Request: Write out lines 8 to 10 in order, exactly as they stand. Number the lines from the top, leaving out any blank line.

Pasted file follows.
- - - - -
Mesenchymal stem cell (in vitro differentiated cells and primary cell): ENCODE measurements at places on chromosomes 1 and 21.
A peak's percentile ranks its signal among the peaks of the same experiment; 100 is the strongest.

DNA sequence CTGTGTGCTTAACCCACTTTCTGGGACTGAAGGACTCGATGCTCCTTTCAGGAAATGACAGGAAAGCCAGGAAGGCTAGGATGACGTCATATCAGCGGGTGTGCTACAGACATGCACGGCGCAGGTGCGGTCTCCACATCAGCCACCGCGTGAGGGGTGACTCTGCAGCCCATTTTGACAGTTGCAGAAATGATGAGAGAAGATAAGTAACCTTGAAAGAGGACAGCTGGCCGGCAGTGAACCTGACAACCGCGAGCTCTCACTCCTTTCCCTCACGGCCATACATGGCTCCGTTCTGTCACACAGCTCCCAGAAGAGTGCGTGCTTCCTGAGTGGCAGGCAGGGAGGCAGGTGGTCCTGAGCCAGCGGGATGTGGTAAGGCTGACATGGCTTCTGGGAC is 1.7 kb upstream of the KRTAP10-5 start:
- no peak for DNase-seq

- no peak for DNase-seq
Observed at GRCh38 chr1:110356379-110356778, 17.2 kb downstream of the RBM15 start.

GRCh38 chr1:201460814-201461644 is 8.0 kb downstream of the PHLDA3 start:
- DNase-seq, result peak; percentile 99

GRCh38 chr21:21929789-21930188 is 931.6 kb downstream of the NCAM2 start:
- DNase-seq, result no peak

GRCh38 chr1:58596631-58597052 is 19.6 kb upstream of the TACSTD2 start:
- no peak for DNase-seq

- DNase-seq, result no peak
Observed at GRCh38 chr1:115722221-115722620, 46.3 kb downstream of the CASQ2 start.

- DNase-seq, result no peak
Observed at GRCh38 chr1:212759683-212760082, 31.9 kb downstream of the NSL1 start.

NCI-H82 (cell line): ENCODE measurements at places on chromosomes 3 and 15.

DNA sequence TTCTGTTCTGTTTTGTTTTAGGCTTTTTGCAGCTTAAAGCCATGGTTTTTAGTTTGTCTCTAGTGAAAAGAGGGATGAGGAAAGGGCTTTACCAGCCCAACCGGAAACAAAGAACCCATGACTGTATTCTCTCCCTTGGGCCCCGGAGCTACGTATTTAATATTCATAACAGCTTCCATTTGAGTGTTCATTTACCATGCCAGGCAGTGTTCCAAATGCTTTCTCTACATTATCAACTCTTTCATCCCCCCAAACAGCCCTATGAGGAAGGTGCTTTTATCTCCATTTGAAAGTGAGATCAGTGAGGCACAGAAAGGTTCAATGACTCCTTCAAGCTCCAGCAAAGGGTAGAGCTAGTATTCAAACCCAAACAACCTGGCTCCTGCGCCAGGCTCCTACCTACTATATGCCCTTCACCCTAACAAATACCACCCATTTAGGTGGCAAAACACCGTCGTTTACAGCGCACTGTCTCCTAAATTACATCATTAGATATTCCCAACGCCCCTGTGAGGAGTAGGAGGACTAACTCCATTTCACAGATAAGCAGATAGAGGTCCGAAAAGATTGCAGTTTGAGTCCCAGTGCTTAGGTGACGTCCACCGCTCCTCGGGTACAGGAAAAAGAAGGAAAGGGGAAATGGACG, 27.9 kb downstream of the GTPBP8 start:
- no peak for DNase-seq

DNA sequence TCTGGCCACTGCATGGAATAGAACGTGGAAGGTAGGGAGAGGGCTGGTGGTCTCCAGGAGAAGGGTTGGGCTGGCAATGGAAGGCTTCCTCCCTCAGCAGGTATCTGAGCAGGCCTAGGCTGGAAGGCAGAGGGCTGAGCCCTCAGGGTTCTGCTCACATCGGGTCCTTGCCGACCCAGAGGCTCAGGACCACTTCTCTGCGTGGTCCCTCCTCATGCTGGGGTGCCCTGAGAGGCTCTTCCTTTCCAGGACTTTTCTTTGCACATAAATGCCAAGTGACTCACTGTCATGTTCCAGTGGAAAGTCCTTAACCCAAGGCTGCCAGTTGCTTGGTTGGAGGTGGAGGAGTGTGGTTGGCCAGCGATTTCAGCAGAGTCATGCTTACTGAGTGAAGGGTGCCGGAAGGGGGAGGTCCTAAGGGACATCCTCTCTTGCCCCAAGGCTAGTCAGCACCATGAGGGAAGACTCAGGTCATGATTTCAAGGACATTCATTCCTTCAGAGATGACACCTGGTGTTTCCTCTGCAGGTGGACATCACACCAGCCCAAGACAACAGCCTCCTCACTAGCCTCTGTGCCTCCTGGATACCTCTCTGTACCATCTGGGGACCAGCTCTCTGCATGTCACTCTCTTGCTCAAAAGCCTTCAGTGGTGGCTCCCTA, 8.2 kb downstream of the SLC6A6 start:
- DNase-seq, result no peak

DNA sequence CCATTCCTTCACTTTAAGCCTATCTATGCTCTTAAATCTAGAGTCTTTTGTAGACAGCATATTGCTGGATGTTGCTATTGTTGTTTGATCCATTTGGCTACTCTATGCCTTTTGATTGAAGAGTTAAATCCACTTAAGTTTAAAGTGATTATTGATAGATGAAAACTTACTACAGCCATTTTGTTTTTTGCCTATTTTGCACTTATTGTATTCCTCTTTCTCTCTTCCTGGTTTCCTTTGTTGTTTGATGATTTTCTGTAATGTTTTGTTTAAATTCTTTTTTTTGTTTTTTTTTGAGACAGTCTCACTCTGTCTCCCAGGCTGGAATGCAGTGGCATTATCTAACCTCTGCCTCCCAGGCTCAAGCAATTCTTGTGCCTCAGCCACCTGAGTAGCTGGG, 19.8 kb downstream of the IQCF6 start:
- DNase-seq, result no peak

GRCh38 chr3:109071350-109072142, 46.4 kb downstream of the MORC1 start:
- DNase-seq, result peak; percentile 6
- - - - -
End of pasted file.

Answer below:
- DNase-seq, result peak; percentile 99

GRCh38 chr21:21929789-21930188 is 931.6 kb downstream of the NCAM2 start:
- DNase-seq, result no peak